Prime Minister Benjamin Netanyahu met yesterday with Egyptian President Hosni Mubarak and other senior Egyptian officials to discuss renewing Mideast peace talks. Afterward, Egyptian Foreign Minister Ahmed Aboul Gheit offered rare praise for Netanyahu, commending him for raising various new ideas for advancing the peace process.
Aboul Gheit did not offer details of Mubarak's discussion with Netanyahu at Cairo's Presidential Palace, but said he is convinced the Israeli leader is serious about resuming talks with the Palestinians.
"I can't talk about details, but the prime minister was discussing positions that surpass, in our estimate, what we've heard from them in a long time," Aboul Gheit said. "I can't say that he has come with changed positions, but he is moving forward."
Aboul Gheit said Netanyahu left the impression that he genuinely wants to get diplomacy moving again. "Everything is on the table," the Egyptian told the Associated Press, adding that settlement construction must be halted for negotiations to succeed.
The Obama administration is currently working with the Egyptian government to persuade Palestinian Authority President Mahmoud Abbas to restart talks with Israel. Top Egyptian officials are scheduled to travel to Washington in the coming days to coordinate negotiating positions with their American counterparts.
U.S. Mideast envoy George Mitchell will arrive in Israel on January 7, and shortly thereafter will present Palestinian representatives with a proposal for bringing Abbas back to the negotiating table. The Palestinian president has stated on several recent occasions that talks could proceed only following a complete halt to settlement construction in the West Bank and East Jerusalem.
Mitchell and his staff are expected to offer Abbas a two-year timetable for arriving at a final-status agreement based on the June 4, 1967 borders.
Netanyahu presented Mubarak with understandings he had reached with the U.S. administration on relaunching peace talks, including his positions on Palestinian refugees, borders (including Jerusalem), territorial exchanges and security arrangements.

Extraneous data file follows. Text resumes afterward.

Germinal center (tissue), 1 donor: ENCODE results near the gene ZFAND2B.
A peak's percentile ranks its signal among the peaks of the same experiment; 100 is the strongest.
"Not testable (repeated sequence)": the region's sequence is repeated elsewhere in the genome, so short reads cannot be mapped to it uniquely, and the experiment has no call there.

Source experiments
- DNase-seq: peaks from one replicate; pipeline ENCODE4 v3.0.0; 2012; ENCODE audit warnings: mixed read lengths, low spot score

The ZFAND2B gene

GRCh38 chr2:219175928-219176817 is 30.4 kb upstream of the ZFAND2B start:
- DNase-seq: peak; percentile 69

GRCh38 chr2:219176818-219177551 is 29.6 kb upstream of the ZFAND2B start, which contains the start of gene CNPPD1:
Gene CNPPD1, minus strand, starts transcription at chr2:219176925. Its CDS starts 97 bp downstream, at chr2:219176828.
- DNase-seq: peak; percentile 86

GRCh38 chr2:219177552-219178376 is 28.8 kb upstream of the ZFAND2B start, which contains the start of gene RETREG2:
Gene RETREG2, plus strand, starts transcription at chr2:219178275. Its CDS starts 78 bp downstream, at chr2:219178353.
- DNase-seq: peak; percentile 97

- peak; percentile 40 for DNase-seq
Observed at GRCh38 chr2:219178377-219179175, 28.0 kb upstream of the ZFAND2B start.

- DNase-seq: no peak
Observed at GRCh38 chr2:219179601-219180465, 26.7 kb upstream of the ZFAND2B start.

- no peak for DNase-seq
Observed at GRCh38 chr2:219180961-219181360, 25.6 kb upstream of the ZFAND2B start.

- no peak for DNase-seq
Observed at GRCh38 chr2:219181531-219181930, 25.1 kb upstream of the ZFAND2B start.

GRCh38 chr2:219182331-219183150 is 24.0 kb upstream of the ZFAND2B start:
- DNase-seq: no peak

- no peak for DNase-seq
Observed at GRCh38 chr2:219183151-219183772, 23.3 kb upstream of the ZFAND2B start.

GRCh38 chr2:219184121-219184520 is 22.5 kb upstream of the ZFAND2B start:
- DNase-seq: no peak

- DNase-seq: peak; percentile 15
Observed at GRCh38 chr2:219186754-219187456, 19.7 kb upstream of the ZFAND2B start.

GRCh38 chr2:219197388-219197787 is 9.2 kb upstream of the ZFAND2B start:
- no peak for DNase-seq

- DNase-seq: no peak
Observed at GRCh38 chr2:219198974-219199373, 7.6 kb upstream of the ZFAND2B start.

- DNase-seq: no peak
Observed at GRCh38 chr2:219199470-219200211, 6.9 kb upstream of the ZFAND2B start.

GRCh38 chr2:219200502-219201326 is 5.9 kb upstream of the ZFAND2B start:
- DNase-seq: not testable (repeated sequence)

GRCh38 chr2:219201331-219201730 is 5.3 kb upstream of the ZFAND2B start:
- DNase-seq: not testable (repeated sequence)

The Israeli leader told his Egyptian counterpart that given his government's understandings with Washington and his willingness to advance the diplomatic process, Mubarak must do his part to pressure Abbas to return to the table.
Last week, Industry, Trade and Labor Minister Benjamin Ben-Eliezer (Labor) suggested to Mubarak that he invite Abbas, Netanyahu and American representatives to attend a summit in Cairo on renewing the talks.
Mubarak told Netanyahu yesterday that should talks be relaunched, the issue of borders should be the first topic under discussion, as it would remove the current ambiguity over settlement construction, clearly delineating where building is permitted and where it is prohibited.
Mubarak's call for setting borders as an initial step has already been made by American officials. In talks with Netanyahu envoy Yitzhak Molcho, Mitchell recommended focusing on the border between Israel and a future Palestinian state before addressing other issues. The Obama administration has stated it believes significant progress can be made on borders even before the end of the 10-month construction freeze.
Netanyahu's bureau offered few details about the prime minister's talks with the Egyptians other than a laconic statement terming the talks "friendly and positive."
Netanyahu and Mubarak, the statement said, "discussed ways of moving the diplomatic process with the Palestinians forward, as well as the issue of Gilad Shalit," and "the Egyptian president expressed his commitment to advancing the peace process."
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